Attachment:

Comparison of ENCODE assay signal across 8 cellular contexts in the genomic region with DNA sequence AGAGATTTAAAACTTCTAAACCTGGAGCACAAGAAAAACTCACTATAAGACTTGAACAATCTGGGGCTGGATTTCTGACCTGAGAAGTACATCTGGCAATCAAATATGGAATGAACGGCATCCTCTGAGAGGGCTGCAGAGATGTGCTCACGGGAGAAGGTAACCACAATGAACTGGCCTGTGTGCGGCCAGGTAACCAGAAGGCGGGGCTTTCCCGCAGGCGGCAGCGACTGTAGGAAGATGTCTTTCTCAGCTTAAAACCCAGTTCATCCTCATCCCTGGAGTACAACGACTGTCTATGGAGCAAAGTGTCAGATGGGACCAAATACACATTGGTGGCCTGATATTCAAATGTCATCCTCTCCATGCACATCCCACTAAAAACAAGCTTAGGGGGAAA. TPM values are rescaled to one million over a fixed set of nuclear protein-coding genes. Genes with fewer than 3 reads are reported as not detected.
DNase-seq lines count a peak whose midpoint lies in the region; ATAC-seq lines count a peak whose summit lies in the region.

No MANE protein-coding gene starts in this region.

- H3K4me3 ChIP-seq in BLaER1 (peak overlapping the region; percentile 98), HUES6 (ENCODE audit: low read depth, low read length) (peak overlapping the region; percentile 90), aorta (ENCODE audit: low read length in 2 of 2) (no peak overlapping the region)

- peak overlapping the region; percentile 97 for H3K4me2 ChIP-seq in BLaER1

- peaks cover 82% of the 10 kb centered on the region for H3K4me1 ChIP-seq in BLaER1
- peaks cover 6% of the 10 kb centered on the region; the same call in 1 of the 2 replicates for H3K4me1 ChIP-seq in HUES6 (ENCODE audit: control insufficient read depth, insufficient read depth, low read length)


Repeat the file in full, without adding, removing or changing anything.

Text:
Comparison of ENCODE assay signal across 8 cellular contexts in the genomic region with DNA sequence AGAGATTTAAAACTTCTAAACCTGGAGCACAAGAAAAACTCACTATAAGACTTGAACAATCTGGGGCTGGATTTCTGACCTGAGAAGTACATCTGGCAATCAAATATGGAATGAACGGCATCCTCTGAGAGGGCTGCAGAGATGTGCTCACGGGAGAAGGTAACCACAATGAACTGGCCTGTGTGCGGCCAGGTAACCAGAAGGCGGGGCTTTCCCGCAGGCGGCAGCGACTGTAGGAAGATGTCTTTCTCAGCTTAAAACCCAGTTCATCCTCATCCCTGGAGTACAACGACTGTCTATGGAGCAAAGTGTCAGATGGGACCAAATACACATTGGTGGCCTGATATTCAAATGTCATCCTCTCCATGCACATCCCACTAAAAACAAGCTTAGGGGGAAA. TPM values are rescaled to one million over a fixed set of nuclear protein-coding genes. Genes with fewer than 3 reads are reported as not detected.
DNase-seq lines count a peak whose midpoint lies in the region; ATAC-seq lines count a peak whose summit lies in the region.

No MANE protein-coding gene starts in this region.

- H3K4me3 ChIP-seq in BLaER1 (peak overlapping the region; percentile 98), HUES6 (ENCODE audit: low read depth, low read length) (peak overlapping the region; percentile 90), aorta (ENCODE audit: low read length in 2 of 2) (no peak overlapping the region)

- peak overlapping the region; percentile 97 for H3K4me2 ChIP-seq in BLaER1

- peaks cover 82% of the 10 kb centered on the region for H3K4me1 ChIP-seq in BLaER1
- peaks cover 6% of the 10 kb centered on the region; the same call in 1 of the 2 replicates for H3K4me1 ChIP-seq in HUES6 (ENCODE audit: control insufficient read depth, insufficient read depth, low read length)